I was going to write about how Helen Gurley Brown was my role model.
In so many ways, she was. Hard worker. Funny writer. Charismatic editor. Loving wife. Good sister. Good daughter. Rags-to-riches success story. Philanthropist. (She gave $30 million to create an institute for media innovation at her husband's two alma maters, Stanford and Columbia.)
But then I thought about how she advised women that it was OK to sleep with married guys (even though no one thinks she would have allowed anyone to take up with her own husband).
And I thought about her appearance issues - being obsessed with being thin and indulging in a lot of cosmetic surgery. (I love these two lines in The New York Times obituary today: "She was 90, though parts of her were considerably younger." And "At 5 feet 4, she remained a wraithlike hundred pounds throughout her adult life. That weight, she often said, was five pounds above her ideal.")
And I decided that she is simply my partial role model. And that's just fine.
It's unrealistic to expect one person to be perfect in all ways. So I'll admire Helen Gurley Brown for her generosity, work ethic, humble spirit, and longevity. (Making it to 90 - not too shabby!)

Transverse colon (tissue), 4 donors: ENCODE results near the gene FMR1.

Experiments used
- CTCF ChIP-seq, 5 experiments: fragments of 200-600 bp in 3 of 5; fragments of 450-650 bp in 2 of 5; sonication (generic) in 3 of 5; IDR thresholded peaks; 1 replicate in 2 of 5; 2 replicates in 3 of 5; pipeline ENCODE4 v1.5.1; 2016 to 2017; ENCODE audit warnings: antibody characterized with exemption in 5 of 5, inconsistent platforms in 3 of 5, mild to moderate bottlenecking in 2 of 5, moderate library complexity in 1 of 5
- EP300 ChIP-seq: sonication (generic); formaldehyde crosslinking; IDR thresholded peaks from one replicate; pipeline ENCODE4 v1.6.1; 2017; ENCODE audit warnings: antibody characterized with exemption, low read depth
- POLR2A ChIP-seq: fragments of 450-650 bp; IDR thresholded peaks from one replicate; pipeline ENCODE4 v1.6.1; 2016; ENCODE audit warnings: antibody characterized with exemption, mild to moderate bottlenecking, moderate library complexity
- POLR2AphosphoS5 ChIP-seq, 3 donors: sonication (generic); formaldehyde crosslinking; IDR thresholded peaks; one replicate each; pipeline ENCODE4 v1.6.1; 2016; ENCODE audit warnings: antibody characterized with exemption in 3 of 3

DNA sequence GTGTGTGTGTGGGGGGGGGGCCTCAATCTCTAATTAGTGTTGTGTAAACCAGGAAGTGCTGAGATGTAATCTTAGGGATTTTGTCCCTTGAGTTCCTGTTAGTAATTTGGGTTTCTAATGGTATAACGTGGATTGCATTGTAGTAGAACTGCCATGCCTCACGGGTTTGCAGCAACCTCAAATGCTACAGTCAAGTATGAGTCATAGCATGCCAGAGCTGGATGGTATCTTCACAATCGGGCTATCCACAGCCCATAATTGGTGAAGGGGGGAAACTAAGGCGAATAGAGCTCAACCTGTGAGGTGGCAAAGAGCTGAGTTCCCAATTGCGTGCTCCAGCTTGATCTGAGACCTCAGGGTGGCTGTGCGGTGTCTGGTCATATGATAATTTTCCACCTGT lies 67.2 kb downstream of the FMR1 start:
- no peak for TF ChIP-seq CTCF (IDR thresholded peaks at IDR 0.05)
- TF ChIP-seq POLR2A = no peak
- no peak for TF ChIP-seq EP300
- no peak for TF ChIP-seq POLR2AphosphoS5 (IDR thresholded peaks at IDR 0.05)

And I'll create my role model composite by supplementing HGB with Meryl Streep - with her au naturel look and apparent belief in fidelity.
But back to the wonderful-in-almost-all-ways Cosmo editor.
I remember reading Having It All and writing her a fan letter. In return, I received a hand-written postcard. Who knows if she wrote it herself? But I thought she did, and I adored her for the gesture.
She looked glamorous as can be. And yet she called herself a "mouseburger" - and made women everywhere who felt less-than-supermodel-ish believe there was hope for them, too. She didn't get married until she was in her 30s - and she still managed to land a wonderful man and stay hitched for more than five decades. (Her husband, David Brown, wrote Cosmo's cover blurbs and co-produced movies like "The Sting" and "Jaws.")
She was unable to finish college because she needed to earn money to care for her mother and sister. (As a 1982 People profile notes, her dad died when she was 10, and her sister contracted polio at 19.) Did she feel sorry for herself? No. She worked 17 secretarial jobs to help support her family - and, not surprisingly, moved on up. She edited Cosmo for 32 years.
I admire how much she seemed to enjoy running the magazine - and promoting it with a sense of humor. When she appeared on "The Tonight Show" with substitute David Brenner, she advised on bedroom manners and noted that a woman should "not be layered too much." Her most famous lines, noted in TheDailyBeast.com, also include, "Money, if it does not bring you happiness, will at least help you be miserable in comfort," and "Good girls go to heaven, bad girls go everywhere."
Here's to a (partial) role model extraordinaire. RIP, HGB.
For more about role models, read: